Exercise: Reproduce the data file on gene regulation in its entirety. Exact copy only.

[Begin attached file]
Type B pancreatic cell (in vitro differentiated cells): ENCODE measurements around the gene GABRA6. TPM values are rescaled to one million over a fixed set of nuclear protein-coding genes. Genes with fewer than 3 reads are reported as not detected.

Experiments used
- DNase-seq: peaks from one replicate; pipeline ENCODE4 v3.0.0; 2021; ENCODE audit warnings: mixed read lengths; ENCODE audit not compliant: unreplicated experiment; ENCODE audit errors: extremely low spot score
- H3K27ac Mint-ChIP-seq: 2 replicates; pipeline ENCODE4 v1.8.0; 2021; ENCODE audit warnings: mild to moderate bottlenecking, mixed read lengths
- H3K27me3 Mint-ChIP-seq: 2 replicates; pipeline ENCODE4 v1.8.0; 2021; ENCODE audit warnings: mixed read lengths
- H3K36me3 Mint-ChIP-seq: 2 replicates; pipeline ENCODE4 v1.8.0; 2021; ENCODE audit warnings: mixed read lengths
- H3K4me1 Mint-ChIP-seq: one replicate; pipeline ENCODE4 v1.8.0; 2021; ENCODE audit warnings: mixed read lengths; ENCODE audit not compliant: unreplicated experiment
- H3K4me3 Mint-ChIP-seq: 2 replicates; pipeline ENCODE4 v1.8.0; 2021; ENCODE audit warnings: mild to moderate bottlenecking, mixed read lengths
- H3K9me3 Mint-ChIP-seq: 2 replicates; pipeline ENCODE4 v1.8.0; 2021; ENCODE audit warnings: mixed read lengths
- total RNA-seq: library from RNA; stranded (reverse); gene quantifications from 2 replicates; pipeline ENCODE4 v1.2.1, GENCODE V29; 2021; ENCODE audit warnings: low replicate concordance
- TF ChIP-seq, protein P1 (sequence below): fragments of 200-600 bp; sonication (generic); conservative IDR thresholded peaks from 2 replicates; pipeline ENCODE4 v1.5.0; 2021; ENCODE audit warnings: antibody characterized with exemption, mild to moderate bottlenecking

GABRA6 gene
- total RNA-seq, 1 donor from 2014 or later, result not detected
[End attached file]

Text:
Type B pancreatic cell (in vitro differentiated cells): ENCODE measurements around the gene GABRA6. TPM values are rescaled to one million over a fixed set of nuclear protein-coding genes. Genes with fewer than 3 reads are reported as not detected.

Experiments used
- DNase-seq: peaks from one replicate; pipeline ENCODE4 v3.0.0; 2021; ENCODE audit warnings: mixed read lengths; ENCODE audit not compliant: unreplicated experiment; ENCODE audit errors: extremely low spot score
- H3K27ac Mint-ChIP-seq: 2 replicates; pipeline ENCODE4 v1.8.0; 2021; ENCODE audit warnings: mild to moderate bottlenecking, mixed read lengths
- H3K27me3 Mint-ChIP-seq: 2 replicates; pipeline ENCODE4 v1.8.0; 2021; ENCODE audit warnings: mixed read lengths
- H3K36me3 Mint-ChIP-seq: 2 replicates; pipeline ENCODE4 v1.8.0; 2021; ENCODE audit warnings: mixed read lengths
- H3K4me1 Mint-ChIP-seq: one replicate; pipeline ENCODE4 v1.8.0; 2021; ENCODE audit warnings: mixed read lengths; ENCODE audit not compliant: unreplicated experiment
- H3K4me3 Mint-ChIP-seq: 2 replicates; pipeline ENCODE4 v1.8.0; 2021; ENCODE audit warnings: mild to moderate bottlenecking, mixed read lengths
- H3K9me3 Mint-ChIP-seq: 2 replicates; pipeline ENCODE4 v1.8.0; 2021; ENCODE audit warnings: mixed read lengths
- total RNA-seq: library from RNA; stranded (reverse); gene quantifications from 2 replicates; pipeline ENCODE4 v1.2.1, GENCODE V29; 2021; ENCODE audit warnings: low replicate concordance
- TF ChIP-seq, protein P1 (sequence below): fragments of 200-600 bp; sonication (generic); conservative IDR thresholded peaks from 2 replicates; pipeline ENCODE4 v1.5.0; 2021; ENCODE audit warnings: antibody characterized with exemption, mild to moderate bottlenecking

GABRA6 gene
- total RNA-seq, 1 donor from 2014 or later, result not detected